Do you want to attract and retain top performers? It might be time to start looking more closely at how you foster relationships. Candidates are driving the job market in 2016 and they are increasingly making professional decisions based on emotional compatibility with their prospective employer. In fact, according to a recent survey of American office workers, positive emotional connections and work relationships are no longer just a luxury for employees and job seekers—they’re a necessity. This priority on relationships is forcing employers to rethink their strategic approach to hiring, candidate retention and growing corporate culture. Relying on emotional intelligence factors and personality data are driving the American workplace to become a new emotional workplace.
Applying the science of personality and emotion.
Survey data shows that compensation alone is no longer enough of a singular selling point for top performers and job candidates. There needs to be a promise of connection and autonomy, coupled with responsibility on behalf of the employer to identify what can be controlled and improved when problems arise. When asked to rank the top three reasons they look for a new job employees cite friction with managers, poor internal communication and lack of empowerment via workplace/cultural policies. The theme of problems arising through strained relationships can be heard loud and clear.
So how can employers guarantee solid relationships between employees and a collaborative, productive work environment? Getting actionable insights, like the business world has grown so accustomed to, out of these three pillars may seem like a daunting task. But there is one critical though often overlooked tool employers can employ: personality data.
If used properly, personality data gives the employees extremely valuable insight into their colleagues, managers into their reports and executives into their companies as a whole. This allows employers to re-think their strategic approach to hiring, candidate retention and growing corporate culture for lasting success.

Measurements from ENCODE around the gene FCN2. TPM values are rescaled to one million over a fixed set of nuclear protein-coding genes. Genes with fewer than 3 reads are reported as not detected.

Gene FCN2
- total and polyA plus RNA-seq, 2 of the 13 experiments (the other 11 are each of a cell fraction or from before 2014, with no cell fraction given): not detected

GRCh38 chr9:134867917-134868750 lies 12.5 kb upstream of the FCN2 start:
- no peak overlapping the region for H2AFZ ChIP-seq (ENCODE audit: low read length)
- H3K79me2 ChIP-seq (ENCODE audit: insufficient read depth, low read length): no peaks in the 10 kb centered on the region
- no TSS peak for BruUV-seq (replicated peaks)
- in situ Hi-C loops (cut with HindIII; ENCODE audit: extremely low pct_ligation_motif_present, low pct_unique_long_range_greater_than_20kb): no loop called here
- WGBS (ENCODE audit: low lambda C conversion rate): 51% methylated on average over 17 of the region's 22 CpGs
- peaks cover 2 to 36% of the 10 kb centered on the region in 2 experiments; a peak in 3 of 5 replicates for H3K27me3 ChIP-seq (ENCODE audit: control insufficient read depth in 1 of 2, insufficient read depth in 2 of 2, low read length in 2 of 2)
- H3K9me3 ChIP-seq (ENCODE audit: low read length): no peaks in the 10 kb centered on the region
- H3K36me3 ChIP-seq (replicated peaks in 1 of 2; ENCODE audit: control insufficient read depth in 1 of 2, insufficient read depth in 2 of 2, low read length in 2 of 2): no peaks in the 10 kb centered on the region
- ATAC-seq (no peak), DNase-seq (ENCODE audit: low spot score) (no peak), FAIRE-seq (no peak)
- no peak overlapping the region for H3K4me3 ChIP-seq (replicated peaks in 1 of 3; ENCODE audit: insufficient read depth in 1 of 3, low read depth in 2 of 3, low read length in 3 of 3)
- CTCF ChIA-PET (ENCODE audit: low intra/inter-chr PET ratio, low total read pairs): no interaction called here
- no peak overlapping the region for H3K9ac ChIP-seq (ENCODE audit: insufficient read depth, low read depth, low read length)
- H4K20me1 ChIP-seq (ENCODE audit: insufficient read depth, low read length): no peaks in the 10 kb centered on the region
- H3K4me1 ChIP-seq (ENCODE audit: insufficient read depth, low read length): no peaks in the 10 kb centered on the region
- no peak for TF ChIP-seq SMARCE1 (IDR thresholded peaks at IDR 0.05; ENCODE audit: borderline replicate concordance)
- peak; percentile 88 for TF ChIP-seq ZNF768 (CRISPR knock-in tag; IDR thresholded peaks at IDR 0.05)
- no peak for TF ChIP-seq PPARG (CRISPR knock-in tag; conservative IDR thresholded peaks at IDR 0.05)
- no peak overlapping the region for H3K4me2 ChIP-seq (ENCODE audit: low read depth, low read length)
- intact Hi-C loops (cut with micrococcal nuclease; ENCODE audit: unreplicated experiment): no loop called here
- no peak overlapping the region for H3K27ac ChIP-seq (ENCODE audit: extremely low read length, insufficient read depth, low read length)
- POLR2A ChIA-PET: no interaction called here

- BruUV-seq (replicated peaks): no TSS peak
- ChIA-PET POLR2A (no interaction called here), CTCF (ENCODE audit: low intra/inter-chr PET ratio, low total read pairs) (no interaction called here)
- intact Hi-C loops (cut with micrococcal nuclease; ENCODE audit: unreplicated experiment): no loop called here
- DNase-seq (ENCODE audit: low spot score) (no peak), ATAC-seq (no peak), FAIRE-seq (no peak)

Personality assessments that are built to hone in on an employee’s work style, examining workplace motivators, triggers, etc. are a valuable first step for gaining insights into employees. Taking an analytical look into these traits can make it easier to implement a meaningful, proven strategy for improving the emotional intelligence, corporate culture and bottom line of a brand. Here are a few ways this data can be used to a business’ advantage.
Make sure each employee feels company-wide respect.
Employers need to understand their employees unique work style, habits and environmental needs. Taking into account how employees derive satisfaction and view accomplishments on the job will go a long way, as not everyone translates achievement, success or failure in the same way. With personality data, you can parse out how each personality style responds to a spectrum of job factors, and use that data to inform business structure and build a better emotional workplace.
Re-think team structure, based on personality and work style.
Don’t forget to think about how you can help employees build strong relationships with colleagues. Top performers place a lot of value on having a cohesive team that works well together and understands each other’s needs. Making sure they are matched with peers who balance their style or jive well—even if they’re a different personality type—will increase productivity for individuals and teams and mitigate avoidable job snafus.
Learn the difference between management style and preference.
Train managers to know and take into account how each of their direct reports works best, and acknowledge the differences. Place importance on matching the right mentee with the right mentor. Having a strong rapport with their boss and/or supervisors will make employees more satisfied and lead to better business outcomes for all involved.
Employee retention will be defined by emotional connection.
50 percent of American office workers have stayed at an unsatisfying job because of positive emotional relationships. Conversely, 65 percent say they would look for a new job because of poor internal communication. The unifying factor in both of these responses is the importance connections played for workers. It’s a strong indicator that companies need to re-think how executives, managers, and employees convey emotional intelligence in the workplace.
In the candidate-driven market this becomes especially important, as companies will live and die by emotional intelligence. They will increasingly need to learn what makes their employees feel emotionally fulfilled at work on both an organizational and personal level—and implement policies, processes and technologies that can help facilitate such experiences.